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Tali Latowicki: poet, critic, editor, teacher and doctor of Hebrew literature.(Photo by: CAMILLA BUTCHINS)
Tali Latowicki: A modern Rachel, the poetess
A personal appraisal of a fragile talent.

The night before she died, Tali Latowicki (pronounced Lah-toh-vitski), poet, critic, editor, teacher and doctor of Hebrew literature who has been hailed as “a unique literary voice in Israel… maybe in the entire world,” reviewed the galley proofs of her new book of poems, The Right to Bodily Integrity, published posthumously at the end of May.
Just a week earlier she had held in her arms her newborn second daughter, Iyar, born to her spouse, Tal Levin, at the same hospital where she was treated for the cancer that claimed her life. Although breathing with the help of an oxygen tank, she had insisted on visiting the neonatal ward without the tank, so she could hold Iyar as close as possible.
She was just going on 43 years old, and had been suffering from cancer for nearly eight years, a disease which she treated with disdain and more as an inconvenience than a real threat. It was only in the last week or so of her life, in the middle of March this year, when she was hospitalized, and even then, friends said, just by looking at her you would never know that she was so ill.
Tali was born in Tel Aviv in 1976 to Danielle, originally from Switzerland, and a Polish-born father, Ami, who also died at the age of 43, in 1991. We knew Tali and her family on a quite personal level. She attended the TALI school in Hod Hasharon, where she met our elder daughter, Camilla. The two formed a deep and lasting friendship. Over the years we got to know her as “Camilla’s best friend,” in and out of our home, and we also knew her as a talented young classical pianist, something that was passed down through her mother, also an accomplished musician.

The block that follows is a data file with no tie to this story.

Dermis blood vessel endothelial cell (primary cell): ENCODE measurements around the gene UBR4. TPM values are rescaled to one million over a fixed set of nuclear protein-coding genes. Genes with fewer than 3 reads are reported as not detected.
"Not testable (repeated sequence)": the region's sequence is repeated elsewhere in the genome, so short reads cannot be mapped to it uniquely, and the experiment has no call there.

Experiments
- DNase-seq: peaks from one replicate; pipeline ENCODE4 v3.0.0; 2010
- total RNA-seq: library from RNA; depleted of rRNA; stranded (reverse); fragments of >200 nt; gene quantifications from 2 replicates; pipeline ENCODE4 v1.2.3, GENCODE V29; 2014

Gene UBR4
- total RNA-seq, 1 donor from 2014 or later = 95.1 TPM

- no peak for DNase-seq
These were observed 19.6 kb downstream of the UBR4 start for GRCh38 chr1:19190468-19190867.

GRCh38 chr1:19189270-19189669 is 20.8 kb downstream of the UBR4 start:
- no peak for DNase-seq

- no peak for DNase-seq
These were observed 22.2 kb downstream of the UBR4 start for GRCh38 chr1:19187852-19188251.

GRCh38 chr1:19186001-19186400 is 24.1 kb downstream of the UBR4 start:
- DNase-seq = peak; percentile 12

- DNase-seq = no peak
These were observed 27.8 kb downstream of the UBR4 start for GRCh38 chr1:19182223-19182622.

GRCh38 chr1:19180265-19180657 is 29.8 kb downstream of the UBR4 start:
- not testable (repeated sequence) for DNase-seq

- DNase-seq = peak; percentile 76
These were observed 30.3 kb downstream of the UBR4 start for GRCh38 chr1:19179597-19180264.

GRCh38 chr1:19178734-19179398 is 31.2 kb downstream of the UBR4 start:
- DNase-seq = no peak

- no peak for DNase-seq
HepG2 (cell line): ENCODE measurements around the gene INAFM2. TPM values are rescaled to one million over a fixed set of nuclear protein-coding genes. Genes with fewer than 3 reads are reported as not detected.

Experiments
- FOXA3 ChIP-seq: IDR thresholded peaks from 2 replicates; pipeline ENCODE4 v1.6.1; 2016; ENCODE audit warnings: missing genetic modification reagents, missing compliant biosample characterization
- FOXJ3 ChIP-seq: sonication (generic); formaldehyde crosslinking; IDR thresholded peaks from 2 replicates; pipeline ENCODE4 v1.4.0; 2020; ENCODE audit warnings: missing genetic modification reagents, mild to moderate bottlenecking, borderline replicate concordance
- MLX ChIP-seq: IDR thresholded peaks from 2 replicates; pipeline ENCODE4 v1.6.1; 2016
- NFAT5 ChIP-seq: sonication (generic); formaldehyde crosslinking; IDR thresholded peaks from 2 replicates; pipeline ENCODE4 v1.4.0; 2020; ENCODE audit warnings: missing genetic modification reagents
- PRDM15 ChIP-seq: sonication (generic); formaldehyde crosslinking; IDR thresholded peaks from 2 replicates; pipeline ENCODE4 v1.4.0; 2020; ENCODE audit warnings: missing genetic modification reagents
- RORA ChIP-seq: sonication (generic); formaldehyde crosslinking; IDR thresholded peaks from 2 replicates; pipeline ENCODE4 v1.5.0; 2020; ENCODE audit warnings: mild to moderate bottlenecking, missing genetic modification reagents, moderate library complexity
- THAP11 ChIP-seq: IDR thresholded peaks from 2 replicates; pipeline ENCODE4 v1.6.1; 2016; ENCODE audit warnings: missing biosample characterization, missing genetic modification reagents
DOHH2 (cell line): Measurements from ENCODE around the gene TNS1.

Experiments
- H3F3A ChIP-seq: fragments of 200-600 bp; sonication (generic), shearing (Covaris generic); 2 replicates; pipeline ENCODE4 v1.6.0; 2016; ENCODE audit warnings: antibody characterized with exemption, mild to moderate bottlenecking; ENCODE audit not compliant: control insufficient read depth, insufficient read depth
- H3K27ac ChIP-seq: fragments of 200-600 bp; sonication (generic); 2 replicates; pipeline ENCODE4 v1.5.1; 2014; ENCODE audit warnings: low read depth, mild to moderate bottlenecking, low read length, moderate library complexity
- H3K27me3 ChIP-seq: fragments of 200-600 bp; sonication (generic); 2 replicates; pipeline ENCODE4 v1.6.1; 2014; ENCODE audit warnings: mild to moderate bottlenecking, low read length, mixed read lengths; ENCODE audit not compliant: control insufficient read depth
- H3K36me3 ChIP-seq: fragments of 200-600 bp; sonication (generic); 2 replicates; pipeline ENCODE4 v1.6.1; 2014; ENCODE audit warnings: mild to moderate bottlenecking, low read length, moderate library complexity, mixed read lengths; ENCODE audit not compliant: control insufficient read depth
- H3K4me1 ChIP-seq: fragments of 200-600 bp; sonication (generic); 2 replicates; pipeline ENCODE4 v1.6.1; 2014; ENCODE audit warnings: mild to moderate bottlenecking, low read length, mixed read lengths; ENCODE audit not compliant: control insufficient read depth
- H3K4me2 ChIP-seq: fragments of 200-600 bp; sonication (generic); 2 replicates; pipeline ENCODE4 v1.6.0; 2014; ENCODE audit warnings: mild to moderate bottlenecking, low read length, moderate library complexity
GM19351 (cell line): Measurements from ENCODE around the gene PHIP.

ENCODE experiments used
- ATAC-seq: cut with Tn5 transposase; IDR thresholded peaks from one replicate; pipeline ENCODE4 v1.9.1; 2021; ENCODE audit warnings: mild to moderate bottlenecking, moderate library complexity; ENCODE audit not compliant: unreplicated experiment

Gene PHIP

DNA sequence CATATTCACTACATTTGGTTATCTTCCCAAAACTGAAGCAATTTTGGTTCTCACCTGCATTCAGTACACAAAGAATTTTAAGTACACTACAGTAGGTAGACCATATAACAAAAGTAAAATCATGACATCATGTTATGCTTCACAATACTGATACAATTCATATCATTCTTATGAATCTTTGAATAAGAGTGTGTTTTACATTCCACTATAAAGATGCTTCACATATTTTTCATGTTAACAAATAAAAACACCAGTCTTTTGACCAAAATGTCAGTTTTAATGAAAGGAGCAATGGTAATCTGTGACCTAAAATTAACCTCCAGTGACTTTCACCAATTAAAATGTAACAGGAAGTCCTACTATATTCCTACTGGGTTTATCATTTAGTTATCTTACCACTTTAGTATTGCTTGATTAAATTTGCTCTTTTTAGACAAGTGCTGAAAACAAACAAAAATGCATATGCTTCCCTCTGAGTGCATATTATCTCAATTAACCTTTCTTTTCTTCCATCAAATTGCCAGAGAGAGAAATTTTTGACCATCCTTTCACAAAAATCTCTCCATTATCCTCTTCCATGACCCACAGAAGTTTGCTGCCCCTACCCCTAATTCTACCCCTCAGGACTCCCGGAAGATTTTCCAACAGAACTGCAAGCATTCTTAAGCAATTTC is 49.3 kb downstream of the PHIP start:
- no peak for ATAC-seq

But we never really knew Tali in her truly creative and professional capacity. We never really knew her as a poet, a critic, an editor, a doctor of Hebrew Literature… or as a mother. We knew she was all those things, but we never really got to know the depths of Tali – until her death.
To get to the core of this complex young woman, I spent a number of hours talking to the people who mattered most in her life: her mother, Danielle, her journalist wife, Tal, and her mentor, Prof. Yigal Schwartz, founding director of the Heksherim Research Institute for Jewish and Israeli Literature and Culture at Ben-Gurion University, where Tali did her research and teaching.
As I suspect is the case with many English-speaking immigrants to Israel, we never fathomed the complexities, beauty and passion of Hebrew literature and poetry, in relation to Tali’s life and the role it plays in Israeli life and culture. Her work is almost completely unknown to English-speakers. It has been translated into Italian, French and Polish, but not into English. This is a pity, because if anything can help in the absorption process, it is having access to the vast body of Hebrew literary work, even in translation. A Hebrew-English translator is presently working on a collection of her poems.